William Shakespeare (1564 - 1616) created characters that are among the richest and most humanly recognizable in all of literature. Yet Shakespeare understood human personality in the terms available to his age —that of the now-discarded theory of the four bodily humors –blood, bile, melancholy, and phlegm. These four humors were understood to define peoples’ physical and mental health, and determined their personality, as well.
The language of the four humors pervades Shakespeare's plays and their influence is felt above all in a belief that emotional states are physically determined. Carried by the bloodstream, the four humors bred the core passions of anger, grief, hope, and fear—the emotions conveyed so powerfully in Shakespeare’s comedies and tragedies.
Curator Gail Kern Paster explains “The four humors were an early typology for human personality. Shakespeare uses them, even as he transcends them, to create the vivid characters whose emotions continue to fascinate and delight us.”
“And there’s the humor of it” -- Shakespeare and the four humors explores the role played by the four humors in several of Shakespeare’s most beloved plays through beautiful imagery and rare books from both the National Library of Medicine and the Folger Shakespeare Library, and examines more modern interpretations of the four humors in contemporary medicine.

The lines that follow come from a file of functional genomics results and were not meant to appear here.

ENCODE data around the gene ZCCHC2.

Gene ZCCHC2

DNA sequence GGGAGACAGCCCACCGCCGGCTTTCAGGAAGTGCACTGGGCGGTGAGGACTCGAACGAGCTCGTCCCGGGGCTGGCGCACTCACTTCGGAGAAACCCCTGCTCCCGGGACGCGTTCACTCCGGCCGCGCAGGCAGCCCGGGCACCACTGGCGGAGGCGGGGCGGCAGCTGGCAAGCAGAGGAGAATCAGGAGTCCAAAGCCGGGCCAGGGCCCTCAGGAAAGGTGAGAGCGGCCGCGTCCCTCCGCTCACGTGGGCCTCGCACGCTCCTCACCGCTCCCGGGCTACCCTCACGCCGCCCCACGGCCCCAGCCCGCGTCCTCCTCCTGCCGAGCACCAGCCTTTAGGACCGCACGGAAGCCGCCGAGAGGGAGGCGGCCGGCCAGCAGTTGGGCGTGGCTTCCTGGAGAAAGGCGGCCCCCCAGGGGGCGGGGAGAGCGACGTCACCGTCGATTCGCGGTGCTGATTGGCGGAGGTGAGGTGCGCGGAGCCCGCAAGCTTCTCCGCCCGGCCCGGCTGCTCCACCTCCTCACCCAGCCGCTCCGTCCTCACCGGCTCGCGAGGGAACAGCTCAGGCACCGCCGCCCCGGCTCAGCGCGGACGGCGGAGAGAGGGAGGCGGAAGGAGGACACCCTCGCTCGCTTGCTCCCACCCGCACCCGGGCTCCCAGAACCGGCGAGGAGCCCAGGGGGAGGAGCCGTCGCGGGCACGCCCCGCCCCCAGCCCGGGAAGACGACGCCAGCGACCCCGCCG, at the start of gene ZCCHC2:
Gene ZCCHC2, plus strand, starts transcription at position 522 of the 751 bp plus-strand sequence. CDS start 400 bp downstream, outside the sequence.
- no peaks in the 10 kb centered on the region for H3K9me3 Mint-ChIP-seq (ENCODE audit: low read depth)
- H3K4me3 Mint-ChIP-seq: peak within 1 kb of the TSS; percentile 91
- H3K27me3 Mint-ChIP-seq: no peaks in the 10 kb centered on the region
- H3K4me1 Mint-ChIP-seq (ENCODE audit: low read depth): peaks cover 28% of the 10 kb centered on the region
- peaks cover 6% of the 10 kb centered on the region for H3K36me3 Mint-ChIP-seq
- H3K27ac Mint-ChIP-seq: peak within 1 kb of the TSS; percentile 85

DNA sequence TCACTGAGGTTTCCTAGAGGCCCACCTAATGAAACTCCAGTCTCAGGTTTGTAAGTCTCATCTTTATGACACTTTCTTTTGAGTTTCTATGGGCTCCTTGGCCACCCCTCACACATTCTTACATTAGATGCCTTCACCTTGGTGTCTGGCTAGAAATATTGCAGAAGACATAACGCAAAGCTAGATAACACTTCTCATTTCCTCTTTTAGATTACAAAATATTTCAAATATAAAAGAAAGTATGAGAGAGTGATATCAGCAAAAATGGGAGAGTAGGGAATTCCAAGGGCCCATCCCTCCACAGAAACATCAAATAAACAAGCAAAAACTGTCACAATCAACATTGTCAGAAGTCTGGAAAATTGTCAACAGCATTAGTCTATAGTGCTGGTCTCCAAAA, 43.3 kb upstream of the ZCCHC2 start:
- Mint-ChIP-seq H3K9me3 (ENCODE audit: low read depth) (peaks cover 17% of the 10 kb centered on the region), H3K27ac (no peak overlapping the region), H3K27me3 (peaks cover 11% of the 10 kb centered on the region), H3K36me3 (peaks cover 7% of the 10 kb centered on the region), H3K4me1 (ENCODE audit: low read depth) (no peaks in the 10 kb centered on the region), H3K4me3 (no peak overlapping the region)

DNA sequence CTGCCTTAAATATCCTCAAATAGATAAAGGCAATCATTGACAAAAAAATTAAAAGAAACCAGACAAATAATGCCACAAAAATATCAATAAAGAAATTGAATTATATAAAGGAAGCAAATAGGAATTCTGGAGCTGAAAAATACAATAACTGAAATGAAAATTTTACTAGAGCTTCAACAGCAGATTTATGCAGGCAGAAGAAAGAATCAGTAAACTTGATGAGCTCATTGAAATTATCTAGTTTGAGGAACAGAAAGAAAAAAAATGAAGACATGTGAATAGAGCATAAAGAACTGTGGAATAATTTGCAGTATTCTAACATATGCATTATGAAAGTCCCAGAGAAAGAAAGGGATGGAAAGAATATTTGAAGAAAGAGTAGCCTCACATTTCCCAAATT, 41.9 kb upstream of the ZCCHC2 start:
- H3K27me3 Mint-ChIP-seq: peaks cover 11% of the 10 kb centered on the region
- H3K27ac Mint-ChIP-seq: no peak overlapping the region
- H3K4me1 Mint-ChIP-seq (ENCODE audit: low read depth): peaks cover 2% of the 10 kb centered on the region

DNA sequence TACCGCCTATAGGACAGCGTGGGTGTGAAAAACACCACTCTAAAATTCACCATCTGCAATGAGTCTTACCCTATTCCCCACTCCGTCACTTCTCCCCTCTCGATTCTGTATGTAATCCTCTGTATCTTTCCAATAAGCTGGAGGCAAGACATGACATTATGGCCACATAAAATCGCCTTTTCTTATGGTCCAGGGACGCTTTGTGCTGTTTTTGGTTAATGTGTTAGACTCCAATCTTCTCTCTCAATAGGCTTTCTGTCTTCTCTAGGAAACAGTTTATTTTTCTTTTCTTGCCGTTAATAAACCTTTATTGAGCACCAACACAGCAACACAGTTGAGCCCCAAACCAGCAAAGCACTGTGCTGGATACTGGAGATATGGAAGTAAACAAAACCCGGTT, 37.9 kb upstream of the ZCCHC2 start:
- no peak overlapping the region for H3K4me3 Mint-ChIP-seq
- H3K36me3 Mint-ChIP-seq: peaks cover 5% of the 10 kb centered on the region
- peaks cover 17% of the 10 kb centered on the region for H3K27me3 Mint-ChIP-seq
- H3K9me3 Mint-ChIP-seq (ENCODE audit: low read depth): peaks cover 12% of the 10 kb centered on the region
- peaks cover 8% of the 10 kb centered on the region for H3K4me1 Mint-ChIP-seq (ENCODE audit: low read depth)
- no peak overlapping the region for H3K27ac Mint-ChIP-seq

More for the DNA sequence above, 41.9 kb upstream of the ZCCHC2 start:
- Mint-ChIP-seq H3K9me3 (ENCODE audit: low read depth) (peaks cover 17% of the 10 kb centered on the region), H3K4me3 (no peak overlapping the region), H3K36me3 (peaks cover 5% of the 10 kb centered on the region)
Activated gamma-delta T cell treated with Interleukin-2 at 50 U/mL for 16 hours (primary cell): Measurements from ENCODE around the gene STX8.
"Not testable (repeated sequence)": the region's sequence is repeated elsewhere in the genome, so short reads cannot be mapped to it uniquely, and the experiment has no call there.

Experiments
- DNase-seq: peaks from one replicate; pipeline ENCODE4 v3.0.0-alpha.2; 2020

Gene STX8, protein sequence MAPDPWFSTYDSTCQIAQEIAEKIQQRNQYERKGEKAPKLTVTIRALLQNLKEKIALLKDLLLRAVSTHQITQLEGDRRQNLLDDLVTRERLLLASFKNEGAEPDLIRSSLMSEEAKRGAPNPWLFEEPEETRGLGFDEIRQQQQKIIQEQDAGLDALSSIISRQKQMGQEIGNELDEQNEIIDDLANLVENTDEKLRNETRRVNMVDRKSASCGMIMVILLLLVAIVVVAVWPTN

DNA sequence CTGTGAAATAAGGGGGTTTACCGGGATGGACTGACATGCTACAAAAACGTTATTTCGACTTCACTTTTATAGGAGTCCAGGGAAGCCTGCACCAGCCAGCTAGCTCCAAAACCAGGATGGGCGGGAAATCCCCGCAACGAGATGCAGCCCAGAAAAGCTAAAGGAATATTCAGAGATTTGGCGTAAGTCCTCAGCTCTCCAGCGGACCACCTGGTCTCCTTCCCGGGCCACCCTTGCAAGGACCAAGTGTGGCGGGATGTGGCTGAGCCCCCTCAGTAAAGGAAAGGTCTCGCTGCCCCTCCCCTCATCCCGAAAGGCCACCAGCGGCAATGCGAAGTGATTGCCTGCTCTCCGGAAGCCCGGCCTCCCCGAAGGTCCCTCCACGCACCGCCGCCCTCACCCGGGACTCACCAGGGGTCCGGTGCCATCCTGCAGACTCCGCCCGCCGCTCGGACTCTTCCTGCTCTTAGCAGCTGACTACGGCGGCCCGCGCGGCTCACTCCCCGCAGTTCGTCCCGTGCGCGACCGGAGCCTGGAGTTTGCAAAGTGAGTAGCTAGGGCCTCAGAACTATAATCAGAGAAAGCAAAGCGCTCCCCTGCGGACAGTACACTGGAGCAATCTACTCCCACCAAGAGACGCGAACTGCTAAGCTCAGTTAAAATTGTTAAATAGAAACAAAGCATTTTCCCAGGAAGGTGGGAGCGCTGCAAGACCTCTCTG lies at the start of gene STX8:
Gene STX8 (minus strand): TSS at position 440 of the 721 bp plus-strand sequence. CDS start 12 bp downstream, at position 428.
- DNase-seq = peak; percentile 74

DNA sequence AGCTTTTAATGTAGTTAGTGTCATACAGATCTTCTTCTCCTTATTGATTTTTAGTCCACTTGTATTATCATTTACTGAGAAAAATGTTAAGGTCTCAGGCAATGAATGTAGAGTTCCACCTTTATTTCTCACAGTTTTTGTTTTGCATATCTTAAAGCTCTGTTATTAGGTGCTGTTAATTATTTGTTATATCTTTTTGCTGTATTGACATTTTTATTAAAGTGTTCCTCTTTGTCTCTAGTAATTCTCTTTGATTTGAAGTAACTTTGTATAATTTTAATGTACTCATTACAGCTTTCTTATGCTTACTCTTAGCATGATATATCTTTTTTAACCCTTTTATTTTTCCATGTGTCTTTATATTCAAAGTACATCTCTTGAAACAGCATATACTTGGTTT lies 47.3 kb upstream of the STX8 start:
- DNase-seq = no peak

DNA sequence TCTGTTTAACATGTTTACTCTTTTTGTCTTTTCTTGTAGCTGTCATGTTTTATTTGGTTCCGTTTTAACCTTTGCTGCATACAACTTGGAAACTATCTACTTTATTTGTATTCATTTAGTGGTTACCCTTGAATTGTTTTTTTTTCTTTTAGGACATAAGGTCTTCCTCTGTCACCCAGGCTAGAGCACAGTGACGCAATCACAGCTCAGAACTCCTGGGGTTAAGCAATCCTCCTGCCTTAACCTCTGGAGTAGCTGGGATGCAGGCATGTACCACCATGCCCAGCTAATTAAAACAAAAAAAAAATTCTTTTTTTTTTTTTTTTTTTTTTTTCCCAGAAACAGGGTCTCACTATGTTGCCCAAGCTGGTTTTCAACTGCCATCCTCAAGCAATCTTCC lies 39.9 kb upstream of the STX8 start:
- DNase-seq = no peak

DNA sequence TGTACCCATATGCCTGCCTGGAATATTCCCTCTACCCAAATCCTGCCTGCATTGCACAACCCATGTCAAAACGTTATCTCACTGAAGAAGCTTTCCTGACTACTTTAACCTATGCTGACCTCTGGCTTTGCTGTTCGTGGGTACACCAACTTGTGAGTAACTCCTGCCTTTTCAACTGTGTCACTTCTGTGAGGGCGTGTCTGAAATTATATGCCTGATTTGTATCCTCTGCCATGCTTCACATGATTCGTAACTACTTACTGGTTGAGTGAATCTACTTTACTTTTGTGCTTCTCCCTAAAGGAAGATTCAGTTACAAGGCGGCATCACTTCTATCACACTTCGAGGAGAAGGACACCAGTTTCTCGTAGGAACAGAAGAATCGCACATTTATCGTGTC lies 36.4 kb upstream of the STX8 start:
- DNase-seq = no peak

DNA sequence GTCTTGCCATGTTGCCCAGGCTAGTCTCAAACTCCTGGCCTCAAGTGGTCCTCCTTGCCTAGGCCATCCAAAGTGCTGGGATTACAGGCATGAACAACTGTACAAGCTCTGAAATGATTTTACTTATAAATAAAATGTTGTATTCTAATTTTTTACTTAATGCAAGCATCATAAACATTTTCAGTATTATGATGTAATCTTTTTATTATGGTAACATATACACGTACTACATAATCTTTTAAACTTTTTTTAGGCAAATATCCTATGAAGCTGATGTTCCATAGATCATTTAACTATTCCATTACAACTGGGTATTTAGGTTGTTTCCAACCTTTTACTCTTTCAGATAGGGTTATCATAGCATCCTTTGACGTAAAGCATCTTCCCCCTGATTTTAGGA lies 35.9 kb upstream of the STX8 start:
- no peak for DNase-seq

Want to find out more? Check out NLM’s online version of the exhibit and also the Arizona Public Media audio piece wherein UA Professor Fred Kiefer went through the exhibit and described the four humors in Shakespeare's work.
Exhibit curated by Gail Kern Paster, Ph.D. and Theodore Brown, Ph.D.
Image: Claes Jansz Visscher, "Globe Theater," Londinum florentissima Brittaniae urbs, 1626. By permission of the Folger Shakespeare Library.
Exhibit description: from National Library of Medicine, National Institutes of Health.